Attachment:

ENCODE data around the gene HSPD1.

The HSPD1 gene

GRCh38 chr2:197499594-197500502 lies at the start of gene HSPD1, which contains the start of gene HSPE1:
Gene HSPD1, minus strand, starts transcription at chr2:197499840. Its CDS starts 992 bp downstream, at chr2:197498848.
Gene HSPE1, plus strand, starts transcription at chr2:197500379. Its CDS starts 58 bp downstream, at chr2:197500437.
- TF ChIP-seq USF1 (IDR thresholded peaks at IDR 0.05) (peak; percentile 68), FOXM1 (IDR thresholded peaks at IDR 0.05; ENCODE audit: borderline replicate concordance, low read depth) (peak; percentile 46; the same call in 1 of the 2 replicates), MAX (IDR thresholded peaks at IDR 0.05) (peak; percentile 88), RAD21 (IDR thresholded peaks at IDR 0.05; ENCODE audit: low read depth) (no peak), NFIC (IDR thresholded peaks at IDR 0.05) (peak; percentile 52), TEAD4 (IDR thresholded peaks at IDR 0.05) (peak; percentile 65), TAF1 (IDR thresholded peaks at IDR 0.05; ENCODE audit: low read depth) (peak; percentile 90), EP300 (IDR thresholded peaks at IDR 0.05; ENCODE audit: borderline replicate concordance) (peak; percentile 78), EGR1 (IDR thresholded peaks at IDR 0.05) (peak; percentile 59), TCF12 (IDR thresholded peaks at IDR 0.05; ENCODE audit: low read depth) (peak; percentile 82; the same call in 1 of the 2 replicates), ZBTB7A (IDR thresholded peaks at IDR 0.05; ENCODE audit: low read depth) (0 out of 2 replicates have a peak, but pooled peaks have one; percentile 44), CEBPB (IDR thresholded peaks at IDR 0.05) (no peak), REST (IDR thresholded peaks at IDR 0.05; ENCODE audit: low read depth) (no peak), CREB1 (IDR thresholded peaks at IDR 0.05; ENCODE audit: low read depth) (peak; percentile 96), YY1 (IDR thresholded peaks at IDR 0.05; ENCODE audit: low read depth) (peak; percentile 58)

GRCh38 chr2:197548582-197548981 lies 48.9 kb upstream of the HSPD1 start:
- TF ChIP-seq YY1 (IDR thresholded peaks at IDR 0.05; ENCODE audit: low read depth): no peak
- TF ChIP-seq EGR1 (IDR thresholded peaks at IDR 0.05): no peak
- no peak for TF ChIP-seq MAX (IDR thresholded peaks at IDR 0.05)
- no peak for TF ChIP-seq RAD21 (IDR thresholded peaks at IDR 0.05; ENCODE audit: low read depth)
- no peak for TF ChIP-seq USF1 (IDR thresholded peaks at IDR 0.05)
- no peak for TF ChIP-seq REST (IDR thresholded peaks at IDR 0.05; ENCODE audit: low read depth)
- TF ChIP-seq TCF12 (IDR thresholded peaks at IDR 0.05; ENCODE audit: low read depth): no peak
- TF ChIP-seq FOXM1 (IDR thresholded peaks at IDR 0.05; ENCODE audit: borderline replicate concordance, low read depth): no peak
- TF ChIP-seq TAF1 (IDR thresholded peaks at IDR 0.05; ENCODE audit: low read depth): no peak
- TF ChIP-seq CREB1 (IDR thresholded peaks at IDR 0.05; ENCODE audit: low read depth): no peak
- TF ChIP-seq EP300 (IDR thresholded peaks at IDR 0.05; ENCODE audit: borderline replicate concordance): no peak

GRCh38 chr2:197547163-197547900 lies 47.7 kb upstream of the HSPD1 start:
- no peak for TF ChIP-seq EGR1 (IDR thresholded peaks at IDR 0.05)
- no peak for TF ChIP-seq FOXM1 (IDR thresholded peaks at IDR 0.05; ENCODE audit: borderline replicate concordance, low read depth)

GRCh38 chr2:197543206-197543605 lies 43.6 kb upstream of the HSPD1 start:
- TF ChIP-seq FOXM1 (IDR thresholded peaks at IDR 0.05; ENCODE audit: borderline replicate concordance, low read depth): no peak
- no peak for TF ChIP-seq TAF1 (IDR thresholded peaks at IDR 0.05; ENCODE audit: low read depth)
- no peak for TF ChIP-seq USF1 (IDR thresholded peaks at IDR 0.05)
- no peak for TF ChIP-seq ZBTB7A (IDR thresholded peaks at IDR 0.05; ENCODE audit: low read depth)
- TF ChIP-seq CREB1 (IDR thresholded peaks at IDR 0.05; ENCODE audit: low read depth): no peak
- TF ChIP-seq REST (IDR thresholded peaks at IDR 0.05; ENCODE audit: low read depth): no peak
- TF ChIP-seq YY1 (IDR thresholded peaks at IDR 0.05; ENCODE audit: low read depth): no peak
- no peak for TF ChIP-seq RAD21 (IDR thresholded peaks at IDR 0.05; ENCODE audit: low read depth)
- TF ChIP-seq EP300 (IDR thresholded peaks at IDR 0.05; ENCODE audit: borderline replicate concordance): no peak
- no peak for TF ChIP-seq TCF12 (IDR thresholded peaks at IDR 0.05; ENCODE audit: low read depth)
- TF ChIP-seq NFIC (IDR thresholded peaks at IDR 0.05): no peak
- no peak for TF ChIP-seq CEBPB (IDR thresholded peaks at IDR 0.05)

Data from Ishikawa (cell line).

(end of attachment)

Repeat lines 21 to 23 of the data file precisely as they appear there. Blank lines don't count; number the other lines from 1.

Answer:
- no peak for TF ChIP-seq FOXM1 (IDR thresholded peaks at IDR 0.05; ENCODE audit: borderline replicate concordance, low read depth)

GRCh38 chr2:197543206-197543605 lies 43.6 kb upstream of the HSPD1 start:
- TF ChIP-seq FOXM1 (IDR thresholded peaks at IDR 0.05; ENCODE audit: borderline replicate concordance, low read depth): no peak